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New Lithium-Metal-Polymer battery factory

- By Christin Nilsson

$120 million upgrade: Bollore Group opens lithium-metal-polymer battery factory near Montreal to supply electric vehicles made by Italy's Pininfarina and France's Gruau Group.

France's Bolloré Group has unveiled its $120 million upgrade to a lithium-metal-polymer battery factory in Québec, Canada, that the company took over in 2007.

French billionaire and Bolloré Group CEO Vincent Bolloré told the Cleantech Group that the expansion is part of his company's $1.5 billion initiative to have two facilities with a total production capacity of 30,000 solid-state batteries per year to supply makers of electric vehicles with an alternative to lithium-ion batteries.

Bolloré said the overheating problems associated with lithium-ion batteries in laptops and mobile phones will prevent major automakers from using them to power vehicles (see ReVolt plans for zinc-air battery to trump Li-ion with $13M in funding).

"Lithium ion is very dangerous," he said. "The safety of the polymer lithium is so much better than lithium ion, the top producers will be obliged to go to polymer lithium."

Bolloré Group recently completed a facility in western France with current production capacity of 5,000 batteries. The company plans to spend about $100 million to add a second building to expand the capacity to 15,000 by 2011.

The newest facility in Boucherville, Québec, is expected to produce 5,000 batteries annually by the end of 2009. Bolloré Group plans to expand the capacity to 15,000 within 18 months.

Bolloré Group took ownership of the Québec facility when it acquired French-Canadian battery maker Avestor, which was the only company other than Bolloré Group to hold patents on lithium-metal-polymer batteries, the company says. Avestor went under in late 2006 (see Italian fashion, the military, sea snakes and failed cleantech startups).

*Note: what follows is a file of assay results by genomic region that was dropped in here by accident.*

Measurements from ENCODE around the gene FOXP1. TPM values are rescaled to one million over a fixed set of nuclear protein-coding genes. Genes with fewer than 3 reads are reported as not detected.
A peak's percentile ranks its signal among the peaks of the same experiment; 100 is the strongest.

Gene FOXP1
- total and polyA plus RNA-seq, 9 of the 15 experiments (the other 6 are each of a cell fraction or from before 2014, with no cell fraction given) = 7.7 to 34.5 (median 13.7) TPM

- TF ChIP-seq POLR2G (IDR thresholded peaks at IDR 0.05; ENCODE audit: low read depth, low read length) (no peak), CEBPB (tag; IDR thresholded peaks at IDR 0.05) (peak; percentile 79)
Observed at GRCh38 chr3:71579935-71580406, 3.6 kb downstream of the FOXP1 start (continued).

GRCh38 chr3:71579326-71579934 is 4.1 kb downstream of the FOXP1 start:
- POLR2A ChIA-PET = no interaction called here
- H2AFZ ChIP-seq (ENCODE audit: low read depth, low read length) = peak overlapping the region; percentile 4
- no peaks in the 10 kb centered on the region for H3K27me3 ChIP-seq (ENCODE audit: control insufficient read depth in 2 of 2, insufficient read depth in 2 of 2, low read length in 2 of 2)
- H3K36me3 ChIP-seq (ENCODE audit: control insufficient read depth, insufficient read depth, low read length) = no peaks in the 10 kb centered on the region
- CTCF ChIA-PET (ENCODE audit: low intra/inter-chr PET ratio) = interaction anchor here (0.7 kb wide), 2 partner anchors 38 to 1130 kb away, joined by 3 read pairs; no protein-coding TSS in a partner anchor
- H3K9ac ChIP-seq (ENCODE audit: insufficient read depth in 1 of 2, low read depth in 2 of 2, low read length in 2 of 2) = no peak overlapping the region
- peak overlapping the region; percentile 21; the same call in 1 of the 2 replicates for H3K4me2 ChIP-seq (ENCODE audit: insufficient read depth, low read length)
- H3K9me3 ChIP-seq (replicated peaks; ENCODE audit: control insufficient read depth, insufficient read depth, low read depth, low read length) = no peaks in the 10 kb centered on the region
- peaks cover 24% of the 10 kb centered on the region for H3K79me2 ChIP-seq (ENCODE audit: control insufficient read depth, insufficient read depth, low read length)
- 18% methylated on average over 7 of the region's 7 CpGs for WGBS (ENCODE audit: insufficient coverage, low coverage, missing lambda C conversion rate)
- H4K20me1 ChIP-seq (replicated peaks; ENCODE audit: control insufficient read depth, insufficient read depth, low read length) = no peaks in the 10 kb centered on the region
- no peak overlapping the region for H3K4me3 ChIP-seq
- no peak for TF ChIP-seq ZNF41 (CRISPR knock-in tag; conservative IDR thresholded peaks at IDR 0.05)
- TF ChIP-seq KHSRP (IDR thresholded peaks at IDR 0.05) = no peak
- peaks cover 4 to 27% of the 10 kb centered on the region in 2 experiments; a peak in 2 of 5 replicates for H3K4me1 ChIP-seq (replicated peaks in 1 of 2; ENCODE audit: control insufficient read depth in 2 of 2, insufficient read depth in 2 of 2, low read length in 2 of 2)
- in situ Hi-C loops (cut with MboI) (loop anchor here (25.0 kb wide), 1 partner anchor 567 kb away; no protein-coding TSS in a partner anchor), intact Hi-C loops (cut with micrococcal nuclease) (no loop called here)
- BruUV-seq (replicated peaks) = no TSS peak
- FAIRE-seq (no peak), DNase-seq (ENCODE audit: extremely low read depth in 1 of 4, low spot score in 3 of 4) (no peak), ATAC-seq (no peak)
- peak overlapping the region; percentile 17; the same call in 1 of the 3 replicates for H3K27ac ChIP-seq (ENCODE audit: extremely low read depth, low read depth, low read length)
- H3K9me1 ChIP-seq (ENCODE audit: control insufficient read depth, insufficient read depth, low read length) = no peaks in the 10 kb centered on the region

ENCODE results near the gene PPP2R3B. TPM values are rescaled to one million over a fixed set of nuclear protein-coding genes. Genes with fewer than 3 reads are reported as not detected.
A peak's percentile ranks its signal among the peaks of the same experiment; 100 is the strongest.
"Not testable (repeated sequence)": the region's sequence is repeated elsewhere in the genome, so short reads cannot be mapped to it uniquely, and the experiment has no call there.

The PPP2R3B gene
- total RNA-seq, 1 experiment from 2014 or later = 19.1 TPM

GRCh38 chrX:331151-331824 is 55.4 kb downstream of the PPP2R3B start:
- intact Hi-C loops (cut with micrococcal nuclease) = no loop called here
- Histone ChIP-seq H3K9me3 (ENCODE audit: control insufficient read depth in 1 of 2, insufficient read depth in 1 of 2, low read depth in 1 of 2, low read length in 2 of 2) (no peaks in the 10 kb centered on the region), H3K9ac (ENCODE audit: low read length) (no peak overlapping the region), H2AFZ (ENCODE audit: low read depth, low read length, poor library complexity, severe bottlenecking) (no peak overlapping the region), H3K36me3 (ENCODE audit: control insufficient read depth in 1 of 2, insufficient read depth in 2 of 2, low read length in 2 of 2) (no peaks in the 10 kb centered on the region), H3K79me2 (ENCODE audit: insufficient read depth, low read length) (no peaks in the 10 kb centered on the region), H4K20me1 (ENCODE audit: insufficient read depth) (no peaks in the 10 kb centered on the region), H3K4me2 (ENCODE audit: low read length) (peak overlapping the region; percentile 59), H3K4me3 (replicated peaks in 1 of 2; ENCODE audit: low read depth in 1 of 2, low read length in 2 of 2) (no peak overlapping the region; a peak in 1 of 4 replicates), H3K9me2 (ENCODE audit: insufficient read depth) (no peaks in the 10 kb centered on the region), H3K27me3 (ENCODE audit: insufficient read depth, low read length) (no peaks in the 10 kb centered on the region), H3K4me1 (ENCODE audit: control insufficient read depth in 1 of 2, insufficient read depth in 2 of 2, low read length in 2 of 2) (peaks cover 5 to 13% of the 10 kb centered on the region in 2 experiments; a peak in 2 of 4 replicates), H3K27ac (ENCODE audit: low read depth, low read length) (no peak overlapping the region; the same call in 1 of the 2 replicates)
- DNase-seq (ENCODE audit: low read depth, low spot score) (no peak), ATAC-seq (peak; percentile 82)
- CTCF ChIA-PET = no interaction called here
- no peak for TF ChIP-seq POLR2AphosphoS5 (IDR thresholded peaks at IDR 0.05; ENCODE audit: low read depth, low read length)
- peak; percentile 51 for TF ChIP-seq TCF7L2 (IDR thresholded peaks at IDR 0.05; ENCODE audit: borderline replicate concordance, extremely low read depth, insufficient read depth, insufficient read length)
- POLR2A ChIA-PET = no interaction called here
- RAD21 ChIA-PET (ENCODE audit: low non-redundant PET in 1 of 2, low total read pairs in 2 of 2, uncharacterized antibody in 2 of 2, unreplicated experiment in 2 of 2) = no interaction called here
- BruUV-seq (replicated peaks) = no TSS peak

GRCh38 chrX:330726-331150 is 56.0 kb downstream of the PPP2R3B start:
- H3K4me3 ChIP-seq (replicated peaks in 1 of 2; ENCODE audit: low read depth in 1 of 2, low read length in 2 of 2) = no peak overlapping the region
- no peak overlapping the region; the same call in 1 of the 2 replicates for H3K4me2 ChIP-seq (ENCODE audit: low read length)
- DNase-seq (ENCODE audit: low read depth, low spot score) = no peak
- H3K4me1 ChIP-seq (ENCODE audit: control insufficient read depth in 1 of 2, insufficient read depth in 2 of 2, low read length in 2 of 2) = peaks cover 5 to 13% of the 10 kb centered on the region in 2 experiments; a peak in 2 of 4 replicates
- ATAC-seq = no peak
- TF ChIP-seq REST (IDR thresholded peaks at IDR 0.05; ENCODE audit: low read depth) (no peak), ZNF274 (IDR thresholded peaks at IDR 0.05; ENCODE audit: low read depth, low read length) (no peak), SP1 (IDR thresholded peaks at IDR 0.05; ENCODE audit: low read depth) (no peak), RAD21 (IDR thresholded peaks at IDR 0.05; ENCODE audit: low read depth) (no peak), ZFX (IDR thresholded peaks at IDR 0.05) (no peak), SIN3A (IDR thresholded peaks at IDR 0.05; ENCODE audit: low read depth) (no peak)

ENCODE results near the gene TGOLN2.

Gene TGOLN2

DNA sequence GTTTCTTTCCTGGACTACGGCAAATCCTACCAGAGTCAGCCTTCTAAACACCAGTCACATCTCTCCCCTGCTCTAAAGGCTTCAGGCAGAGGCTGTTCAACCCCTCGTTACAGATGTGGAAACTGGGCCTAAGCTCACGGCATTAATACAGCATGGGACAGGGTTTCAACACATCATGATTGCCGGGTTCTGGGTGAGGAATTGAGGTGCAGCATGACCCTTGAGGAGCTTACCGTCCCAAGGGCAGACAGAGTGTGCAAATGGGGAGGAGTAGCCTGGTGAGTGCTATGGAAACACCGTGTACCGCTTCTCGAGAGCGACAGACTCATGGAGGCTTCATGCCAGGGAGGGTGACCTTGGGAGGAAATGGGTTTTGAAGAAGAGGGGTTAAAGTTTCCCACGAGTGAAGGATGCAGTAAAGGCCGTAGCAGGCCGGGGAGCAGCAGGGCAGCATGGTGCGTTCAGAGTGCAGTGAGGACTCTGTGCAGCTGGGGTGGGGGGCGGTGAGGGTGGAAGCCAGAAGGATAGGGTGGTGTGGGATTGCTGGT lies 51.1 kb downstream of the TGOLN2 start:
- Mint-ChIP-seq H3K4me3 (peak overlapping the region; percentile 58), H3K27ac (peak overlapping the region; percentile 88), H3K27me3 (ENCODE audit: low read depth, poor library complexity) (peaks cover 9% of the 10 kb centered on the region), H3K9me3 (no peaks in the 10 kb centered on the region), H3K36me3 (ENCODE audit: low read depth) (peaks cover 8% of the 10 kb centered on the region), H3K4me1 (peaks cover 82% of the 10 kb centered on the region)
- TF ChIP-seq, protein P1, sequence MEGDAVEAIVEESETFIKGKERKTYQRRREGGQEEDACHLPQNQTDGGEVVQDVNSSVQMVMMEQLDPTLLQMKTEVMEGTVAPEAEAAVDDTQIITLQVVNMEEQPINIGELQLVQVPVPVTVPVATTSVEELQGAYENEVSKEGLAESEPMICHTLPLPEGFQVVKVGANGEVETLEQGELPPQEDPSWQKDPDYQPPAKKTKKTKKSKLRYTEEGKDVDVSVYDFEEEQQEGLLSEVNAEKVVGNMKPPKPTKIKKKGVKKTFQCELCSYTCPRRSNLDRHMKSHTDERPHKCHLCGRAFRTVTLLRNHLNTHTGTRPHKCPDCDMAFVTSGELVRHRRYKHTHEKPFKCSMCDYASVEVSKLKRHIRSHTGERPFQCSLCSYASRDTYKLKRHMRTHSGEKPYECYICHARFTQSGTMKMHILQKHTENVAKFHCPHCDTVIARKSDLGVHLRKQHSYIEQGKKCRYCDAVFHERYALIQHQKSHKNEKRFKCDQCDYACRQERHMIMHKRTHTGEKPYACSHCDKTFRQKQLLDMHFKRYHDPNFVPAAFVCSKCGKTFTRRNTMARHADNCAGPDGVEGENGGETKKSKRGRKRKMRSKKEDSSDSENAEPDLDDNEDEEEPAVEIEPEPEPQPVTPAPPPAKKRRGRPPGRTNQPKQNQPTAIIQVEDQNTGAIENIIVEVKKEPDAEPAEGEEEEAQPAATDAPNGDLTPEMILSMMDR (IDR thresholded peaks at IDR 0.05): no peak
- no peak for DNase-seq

Bolloré Group combined the expertise of the two companies, including its knowledge of extrusion and Avestor's work with iron phosphates to produce batteries with improved cyclability, Bolloré said.

Bolloré Group subsidiary BatScap developed the battery, which is made of four films: the anode is a metallic lithium film; the electrolyte is a polymer film with additives that allow lithium ions to cross; the cathode is a polymer film with insertion compounds that capture and discharge the lithium ions; and a metal film that collects the currents.

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BatScap also developed supercapacitors to quickly absorb and deliver large amounts of electric power. A pack of supercapacitors combined with the lithium-metal-polymer battery can recover energy when a vehicle brakes and feed the energy back to the system (see Shares of Maxwell rise on Chinese ultracapacitor deals).

Bolloré Group already has two joint ventures to use the batteries and supercapacitors in vehicles expected to go to market in June 2010.

The company is working with Italy's Pininfarina to supply batteries for the compact La BlueCar, which is expected to go 250 kilometers (155 miles) on a full charge. Bolloré said a full charge will take about five hours when using 220-volt chargers in Europe and eights hours in North America using 120-volt chargers. The companies have taken orders for 6,5000 cars across the globe, including about 500 in North America.

Bolloré Group also plans to supply batteries to France's Gruau Group for a small electric bus capable of holding about 20 people. Bollore said he expects the JV to produce 100 a year, with each using three batteries and selling for about $150,000—a less-than 10 percent premium on traditional buses, Bolloré said.

"The price of the battery is important, but the price of the electric engine is quite low and you have no gearing," Bolloré said. "A normal engine is quite expensive, and gearing is quite expensive, so in the end the electric car will not be a luxury product. It will be for everybody."

Read more: Aluminum industry must think beyond cars for long-term growth - Demographer

Bolloré noted, however, that he thinks electric cars will make up 5 percent to 10 percent of the market because of the limitations caused by charge times. Although little infrastructure exists now, Bollore said he expects charging stations to be readily available in restaurants, gas stations, and workplaces.

"In the beginning of course, our first clients will be pioneers because they will have no infrastructure," he said. "But all the governments in developed and emerging countries are developing charge places. … The problem of infrastructure will be solved."

A number of companies are scoring government contracts to install charging stations for electric vehicles, including Coulomb Technologies in Germany and the Netherlands, and ECOtality in China and the U.S. (see Coulomb launches EV charging stations for Germany’s Bochum and ECOtality pulls $15M to build EV charging network in China).

Meanwhile, Better Place is deploying battery-swap stations for electric vehicles in Israel, Denmark and Japan.

Source: The Bollore Group & CleanTech.com

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